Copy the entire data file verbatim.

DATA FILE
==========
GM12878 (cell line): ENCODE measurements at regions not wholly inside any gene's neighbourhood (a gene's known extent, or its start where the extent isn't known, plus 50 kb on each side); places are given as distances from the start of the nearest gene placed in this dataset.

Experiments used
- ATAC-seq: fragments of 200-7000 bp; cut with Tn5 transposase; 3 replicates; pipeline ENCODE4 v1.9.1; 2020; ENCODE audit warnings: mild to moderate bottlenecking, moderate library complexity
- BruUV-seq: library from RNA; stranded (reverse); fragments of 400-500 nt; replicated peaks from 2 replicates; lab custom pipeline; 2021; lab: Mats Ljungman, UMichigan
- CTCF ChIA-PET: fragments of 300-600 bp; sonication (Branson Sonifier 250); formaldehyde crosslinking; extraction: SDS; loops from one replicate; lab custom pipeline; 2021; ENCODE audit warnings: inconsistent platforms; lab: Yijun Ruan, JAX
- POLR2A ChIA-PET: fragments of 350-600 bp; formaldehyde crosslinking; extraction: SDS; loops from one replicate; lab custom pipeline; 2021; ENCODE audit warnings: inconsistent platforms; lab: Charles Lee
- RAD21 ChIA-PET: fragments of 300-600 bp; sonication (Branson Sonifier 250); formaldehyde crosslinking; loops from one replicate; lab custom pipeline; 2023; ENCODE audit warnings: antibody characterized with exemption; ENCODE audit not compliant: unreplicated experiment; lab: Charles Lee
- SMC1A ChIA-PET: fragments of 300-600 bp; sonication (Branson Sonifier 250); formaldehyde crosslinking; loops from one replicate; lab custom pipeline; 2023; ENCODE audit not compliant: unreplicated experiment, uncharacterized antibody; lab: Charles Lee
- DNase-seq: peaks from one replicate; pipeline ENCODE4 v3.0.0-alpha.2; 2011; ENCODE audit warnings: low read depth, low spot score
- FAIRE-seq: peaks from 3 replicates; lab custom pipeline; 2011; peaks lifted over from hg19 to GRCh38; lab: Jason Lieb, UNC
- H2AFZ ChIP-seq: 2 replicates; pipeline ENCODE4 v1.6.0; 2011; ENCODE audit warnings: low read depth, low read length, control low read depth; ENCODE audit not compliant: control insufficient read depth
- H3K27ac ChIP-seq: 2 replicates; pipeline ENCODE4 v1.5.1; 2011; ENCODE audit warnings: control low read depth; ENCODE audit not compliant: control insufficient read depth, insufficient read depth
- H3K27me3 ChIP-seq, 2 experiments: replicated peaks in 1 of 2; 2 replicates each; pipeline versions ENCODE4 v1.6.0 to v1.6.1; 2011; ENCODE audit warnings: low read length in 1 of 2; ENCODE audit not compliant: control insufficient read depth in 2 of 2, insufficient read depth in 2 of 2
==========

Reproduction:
GM12878 (cell line): ENCODE measurements at regions not wholly inside any gene's neighbourhood (a gene's known extent, or its start where the extent isn't known, plus 50 kb on each side); places are given as distances from the start of the nearest gene placed in this dataset.

Experiments used
- ATAC-seq: fragments of 200-7000 bp; cut with Tn5 transposase; 3 replicates; pipeline ENCODE4 v1.9.1; 2020; ENCODE audit warnings: mild to moderate bottlenecking, moderate library complexity
- BruUV-seq: library from RNA; stranded (reverse); fragments of 400-500 nt; replicated peaks from 2 replicates; lab custom pipeline; 2021; lab: Mats Ljungman, UMichigan
- CTCF ChIA-PET: fragments of 300-600 bp; sonication (Branson Sonifier 250); formaldehyde crosslinking; extraction: SDS; loops from one replicate; lab custom pipeline; 2021; ENCODE audit warnings: inconsistent platforms; lab: Yijun Ruan, JAX
- POLR2A ChIA-PET: fragments of 350-600 bp; formaldehyde crosslinking; extraction: SDS; loops from one replicate; lab custom pipeline; 2021; ENCODE audit warnings: inconsistent platforms; lab: Charles Lee
- RAD21 ChIA-PET: fragments of 300-600 bp; sonication (Branson Sonifier 250); formaldehyde crosslinking; loops from one replicate; lab custom pipeline; 2023; ENCODE audit warnings: antibody characterized with exemption; ENCODE audit not compliant: unreplicated experiment; lab: Charles Lee
- SMC1A ChIA-PET: fragments of 300-600 bp; sonication (Branson Sonifier 250); formaldehyde crosslinking; loops from one replicate; lab custom pipeline; 2023; ENCODE audit not compliant: unreplicated experiment, uncharacterized antibody; lab: Charles Lee
- DNase-seq: peaks from one replicate; pipeline ENCODE4 v3.0.0-alpha.2; 2011; ENCODE audit warnings: low read depth, low spot score
- FAIRE-seq: peaks from 3 replicates; lab custom pipeline; 2011; peaks lifted over from hg19 to GRCh38; lab: Jason Lieb, UNC
- H2AFZ ChIP-seq: 2 replicates; pipeline ENCODE4 v1.6.0; 2011; ENCODE audit warnings: low read depth, low read length, control low read depth; ENCODE audit not compliant: control insufficient read depth
- H3K27ac ChIP-seq: 2 replicates; pipeline ENCODE4 v1.5.1; 2011; ENCODE audit warnings: control low read depth; ENCODE audit not compliant: control insufficient read depth, insufficient read depth
- H3K27me3 ChIP-seq, 2 experiments: replicated peaks in 1 of 2; 2 replicates each; pipeline versions ENCODE4 v1.6.0 to v1.6.1; 2011; ENCODE audit warnings: low read length in 1 of 2; ENCODE audit not compliant: control insufficient read depth in 2 of 2, insufficient read depth in 2 of 2